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cisive, wavering persons. They bring no fruit to perfection.

It is to this latter description of professing Christians, that our subject seems to have especial reference. It is to such professors that God cometh, year after year, seeking fruit and findeth none. It is to such he says, Cut it down, why cumbereth it the ground. Open reprobates, who finally abandon all ideas and intentions of becoming holy with these the Lord of the vineyard knows how to act. They make no profession of religion. They look for no mercy. Such persons there are, I fear, (few I would willingly hope and believe) who thus, with a desperate consistency of character, (a consistency worthy of a better cause) are resolved to bráve the tremendous realities of another world; to leap, with their eyes open, the fearful gulph which separates this world and the next, time and eter. nity. With such Christ's intercession for fur. ther space and time for repentance, has nothing to do ; they wilfully exclude themselves from all benefit therein. No: the fig-tree in the parable was not dead, it had yet leaves thereon : just so it is those persons who, not absolutely dead to religion, make a profession, and a plausible profession thereof, who thus deceive the hopes of the Lord of the Vineyard. They lead him to

expect, year after year, that they will yet bear fruit. With such God appears, as it were, at a loss what to do : his mercy and justice stand equally poised; till Christ comes, as he does now, and by an act of grace, altogether and entirely unmerited on their part, turns the scale in their favour; and procures for them one other year of grace; one more opportunity of repentance. Let it alone this last year also; this last year of trial.

Such being the case, permit me to conclude what has been said by a brief but solemn exhortation. Ask yourselves, ye aged trees in God's vineyard : · Have I yet in good earnest, begun to live to God, and to prepare for eternity ? With the outward badge and symbols of the Christian profession, have I the inward and spiritual grace, evidenced by “a death unto sin, and a new birth unto righteousness.” Am I yet vitally united to Christ, the true vine, by faith ? Do my aged and withered arms yet bear fruit? Have I any works to show in plea of arrest of Judgment ? Any marks of godly sincerity upon me ? Consequently, am I likely to escape the curse, “Cut it down ;" or to be welcomed with à “ Come ye blessed of my Father,” “Well done, good and faithful servant !” Remember your time of bearing will soon be over. Lose this

year, this week, this day, this hour, and another may never be afforded you. Time has shaken you by the hand, and Death is but a little behind. The King of terrors, it may be, has already reaped one by one the friends and acquaintance of your youth, the husband or wife of your bosom, your olive-branches ; and you, “ the last withered shock," await to be gleaned, and gathered to your fathers. Look well to it my aged friends. See that thou come to thy grave in a good old age, and in peacepeace with God, through Jesus Christ.

Ye young and vigorous,—to you I would say, remember this is your peculiar season of growth. As yet you bid fair to shoot your branches tall and straight. Beware that they take no unna. tural and crooked turns: contract no wrong and ensnaring entanglements to hinder and distort their growth. Beware of men. Beware of yourselves. Know the treachery and vanity of your own hearts; the weakness and danger of selfdependence.-" Trust, therefore, in the Lord with all thy might, and lean not to your own understandings. In all your ways acknowledge Iim, and he shall direct your steps." Ever remembering that, young as you are, your root is lits grave; that you inherit, and inhabit, buses of clay, whose foundation is in the dust;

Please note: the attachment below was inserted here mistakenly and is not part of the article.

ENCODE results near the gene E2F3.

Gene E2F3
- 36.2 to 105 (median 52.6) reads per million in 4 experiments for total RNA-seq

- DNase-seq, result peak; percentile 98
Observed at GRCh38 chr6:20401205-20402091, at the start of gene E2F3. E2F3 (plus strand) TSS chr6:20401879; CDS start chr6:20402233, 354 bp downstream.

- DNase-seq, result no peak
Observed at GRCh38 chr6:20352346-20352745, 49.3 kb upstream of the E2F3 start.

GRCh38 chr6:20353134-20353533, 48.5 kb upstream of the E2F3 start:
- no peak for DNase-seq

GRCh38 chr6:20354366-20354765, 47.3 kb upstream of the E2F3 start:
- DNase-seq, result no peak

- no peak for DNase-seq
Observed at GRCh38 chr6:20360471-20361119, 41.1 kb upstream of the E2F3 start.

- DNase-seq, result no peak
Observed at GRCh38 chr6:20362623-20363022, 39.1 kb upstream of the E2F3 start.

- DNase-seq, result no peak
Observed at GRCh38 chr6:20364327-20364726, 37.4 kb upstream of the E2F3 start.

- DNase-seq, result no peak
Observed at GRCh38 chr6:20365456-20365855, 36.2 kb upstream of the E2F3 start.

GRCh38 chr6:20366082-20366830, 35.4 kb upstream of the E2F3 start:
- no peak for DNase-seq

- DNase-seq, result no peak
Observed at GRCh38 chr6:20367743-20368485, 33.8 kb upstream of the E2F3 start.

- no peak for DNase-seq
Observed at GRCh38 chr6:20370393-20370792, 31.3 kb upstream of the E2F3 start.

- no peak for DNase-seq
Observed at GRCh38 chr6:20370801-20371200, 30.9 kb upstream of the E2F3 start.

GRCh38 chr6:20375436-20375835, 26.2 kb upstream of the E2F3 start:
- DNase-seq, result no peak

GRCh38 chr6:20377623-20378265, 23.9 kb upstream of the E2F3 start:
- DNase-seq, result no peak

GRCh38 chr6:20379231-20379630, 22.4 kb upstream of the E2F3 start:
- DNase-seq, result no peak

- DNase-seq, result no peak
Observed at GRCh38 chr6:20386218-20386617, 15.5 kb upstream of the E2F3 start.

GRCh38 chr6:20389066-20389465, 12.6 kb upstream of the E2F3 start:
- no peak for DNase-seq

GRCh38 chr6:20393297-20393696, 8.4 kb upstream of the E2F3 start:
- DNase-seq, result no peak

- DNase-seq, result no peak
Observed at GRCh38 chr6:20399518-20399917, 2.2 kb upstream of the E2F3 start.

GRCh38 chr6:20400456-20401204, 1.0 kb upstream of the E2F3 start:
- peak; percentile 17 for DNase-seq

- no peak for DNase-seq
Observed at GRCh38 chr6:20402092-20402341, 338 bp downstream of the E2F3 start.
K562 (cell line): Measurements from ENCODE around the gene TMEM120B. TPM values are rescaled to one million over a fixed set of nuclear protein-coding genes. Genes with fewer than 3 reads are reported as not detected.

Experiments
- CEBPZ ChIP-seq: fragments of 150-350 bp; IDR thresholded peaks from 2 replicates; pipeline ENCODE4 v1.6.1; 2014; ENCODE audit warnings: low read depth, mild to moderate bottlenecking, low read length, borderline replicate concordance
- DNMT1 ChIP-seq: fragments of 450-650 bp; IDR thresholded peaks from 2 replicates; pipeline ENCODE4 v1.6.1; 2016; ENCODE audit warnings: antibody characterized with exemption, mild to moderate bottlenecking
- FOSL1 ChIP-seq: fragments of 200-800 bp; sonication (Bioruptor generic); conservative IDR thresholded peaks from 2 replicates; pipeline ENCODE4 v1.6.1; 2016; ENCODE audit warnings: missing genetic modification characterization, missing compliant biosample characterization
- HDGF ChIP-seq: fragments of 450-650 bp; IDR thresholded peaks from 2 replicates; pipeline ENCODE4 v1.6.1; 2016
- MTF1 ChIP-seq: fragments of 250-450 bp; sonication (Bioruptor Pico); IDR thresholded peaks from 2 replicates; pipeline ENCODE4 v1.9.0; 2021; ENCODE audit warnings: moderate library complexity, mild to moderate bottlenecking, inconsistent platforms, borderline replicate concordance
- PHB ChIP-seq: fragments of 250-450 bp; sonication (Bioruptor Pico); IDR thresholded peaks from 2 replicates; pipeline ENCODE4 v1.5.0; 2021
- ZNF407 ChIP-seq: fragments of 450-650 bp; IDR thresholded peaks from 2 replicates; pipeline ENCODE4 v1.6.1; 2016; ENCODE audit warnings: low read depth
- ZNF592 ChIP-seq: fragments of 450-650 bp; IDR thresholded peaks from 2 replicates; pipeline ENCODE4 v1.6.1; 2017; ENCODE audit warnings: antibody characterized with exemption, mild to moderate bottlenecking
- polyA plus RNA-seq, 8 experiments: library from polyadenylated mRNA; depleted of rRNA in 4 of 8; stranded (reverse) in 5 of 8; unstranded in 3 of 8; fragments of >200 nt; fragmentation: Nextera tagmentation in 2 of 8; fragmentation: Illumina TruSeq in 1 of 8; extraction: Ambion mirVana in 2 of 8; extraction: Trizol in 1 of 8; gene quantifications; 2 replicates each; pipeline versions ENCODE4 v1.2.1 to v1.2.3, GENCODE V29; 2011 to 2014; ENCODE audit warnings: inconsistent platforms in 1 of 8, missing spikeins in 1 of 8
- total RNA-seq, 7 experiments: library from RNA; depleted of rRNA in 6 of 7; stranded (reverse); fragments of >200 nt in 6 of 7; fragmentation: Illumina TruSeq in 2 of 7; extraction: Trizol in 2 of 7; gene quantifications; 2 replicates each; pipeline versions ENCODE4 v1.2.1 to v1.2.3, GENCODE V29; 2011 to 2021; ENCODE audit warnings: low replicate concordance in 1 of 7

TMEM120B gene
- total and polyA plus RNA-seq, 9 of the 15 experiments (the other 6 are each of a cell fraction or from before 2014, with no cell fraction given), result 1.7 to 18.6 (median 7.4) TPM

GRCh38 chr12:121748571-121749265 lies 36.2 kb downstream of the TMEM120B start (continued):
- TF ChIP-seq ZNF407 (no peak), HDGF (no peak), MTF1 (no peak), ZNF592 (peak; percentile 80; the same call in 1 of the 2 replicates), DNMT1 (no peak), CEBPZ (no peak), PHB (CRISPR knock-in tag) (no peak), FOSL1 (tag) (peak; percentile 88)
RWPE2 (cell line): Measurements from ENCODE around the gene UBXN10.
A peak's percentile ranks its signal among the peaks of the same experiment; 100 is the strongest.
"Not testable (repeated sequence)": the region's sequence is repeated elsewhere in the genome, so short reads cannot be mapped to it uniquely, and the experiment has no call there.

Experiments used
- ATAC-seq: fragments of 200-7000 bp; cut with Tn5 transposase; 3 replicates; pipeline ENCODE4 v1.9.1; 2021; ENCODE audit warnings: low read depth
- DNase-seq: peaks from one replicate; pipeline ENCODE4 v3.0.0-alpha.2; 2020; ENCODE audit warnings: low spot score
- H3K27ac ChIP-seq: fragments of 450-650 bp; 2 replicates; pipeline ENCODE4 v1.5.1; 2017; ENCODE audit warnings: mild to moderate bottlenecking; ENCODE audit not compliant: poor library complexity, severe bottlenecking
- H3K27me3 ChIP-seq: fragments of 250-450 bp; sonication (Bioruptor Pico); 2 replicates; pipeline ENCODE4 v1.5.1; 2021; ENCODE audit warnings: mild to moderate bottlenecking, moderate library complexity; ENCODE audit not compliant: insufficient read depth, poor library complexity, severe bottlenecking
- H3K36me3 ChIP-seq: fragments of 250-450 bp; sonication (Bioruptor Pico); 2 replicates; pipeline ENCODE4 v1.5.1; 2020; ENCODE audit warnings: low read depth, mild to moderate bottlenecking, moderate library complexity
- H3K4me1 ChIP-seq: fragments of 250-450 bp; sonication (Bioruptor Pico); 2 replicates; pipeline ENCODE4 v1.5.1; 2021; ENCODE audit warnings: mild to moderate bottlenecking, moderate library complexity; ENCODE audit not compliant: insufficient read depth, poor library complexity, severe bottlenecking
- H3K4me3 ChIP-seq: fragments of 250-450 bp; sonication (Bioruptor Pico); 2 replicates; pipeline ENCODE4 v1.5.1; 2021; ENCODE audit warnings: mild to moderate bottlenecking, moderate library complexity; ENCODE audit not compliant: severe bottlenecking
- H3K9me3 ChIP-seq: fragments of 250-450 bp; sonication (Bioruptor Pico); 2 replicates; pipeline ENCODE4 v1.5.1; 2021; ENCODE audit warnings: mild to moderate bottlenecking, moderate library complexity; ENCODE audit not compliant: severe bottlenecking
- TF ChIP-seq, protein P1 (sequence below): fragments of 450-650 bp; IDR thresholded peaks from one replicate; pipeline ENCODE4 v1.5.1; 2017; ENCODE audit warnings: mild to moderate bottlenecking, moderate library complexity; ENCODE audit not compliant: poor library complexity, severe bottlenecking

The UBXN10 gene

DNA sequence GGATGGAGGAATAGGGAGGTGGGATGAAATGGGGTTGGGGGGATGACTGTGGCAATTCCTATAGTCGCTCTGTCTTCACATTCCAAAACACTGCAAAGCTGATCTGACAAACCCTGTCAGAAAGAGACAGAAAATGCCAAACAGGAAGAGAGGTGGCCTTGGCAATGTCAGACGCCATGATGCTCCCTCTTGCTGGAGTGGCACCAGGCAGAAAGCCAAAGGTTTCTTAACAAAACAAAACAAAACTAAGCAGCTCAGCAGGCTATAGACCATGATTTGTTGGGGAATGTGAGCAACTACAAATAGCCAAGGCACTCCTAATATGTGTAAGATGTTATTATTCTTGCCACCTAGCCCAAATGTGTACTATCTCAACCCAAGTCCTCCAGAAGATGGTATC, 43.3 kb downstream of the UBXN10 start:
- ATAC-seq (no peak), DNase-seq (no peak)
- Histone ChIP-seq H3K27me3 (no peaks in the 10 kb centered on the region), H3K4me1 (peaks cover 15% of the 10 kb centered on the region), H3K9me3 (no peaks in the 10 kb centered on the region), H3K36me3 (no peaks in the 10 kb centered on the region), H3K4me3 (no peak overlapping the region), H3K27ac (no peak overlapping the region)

dedicate your first-fruits to God. Death may in. tercept the harvest.

TO ALL, I would say, be wise in time. Be serious. With “solemn adjuration to your souls,” our friend and intercessor implores each and all of us “ by his agony and bloody sweat, by his cross and passion, by his precious death and burial,” to bring forth fruits meet for repentance. Renew your resolutions for the following year. Renew them—not in your own strength, but in His, “ who giveth to all men liberally, and up. braideth not." Cut off your former sinful habits one by one, and see them all buried before you. Weep over them with tears of repentance, not of fondness and regret. Pray over them, that they may never rise up in judgment against you.

What thou doest do quickly. Time is on the wing-days and years steal on apace-death brings up the rear. As the tree falls, so shall it lie. “ Behold,” therefore, “ now is the accepted time, behold now is the day of salvation. !"

Sermon II.

LOVE THE DISTINGUISHING ATTRI

1 JOHN 4, 8.

God is love.

THE God of Scripture, the God of the Christian, is emphatically and pre-eminently a God of love. As He shines forth “ in the face of Jesus Christ," in that greatest and last display of his love to mankind made known in the Gospel, although planned and devised from ternity--there we as Christians, must look, proerly speaking, for that love of God which passth knowledge. We see, indeed, the great uthor of our being every where manifested ound us in works of love. To whatever

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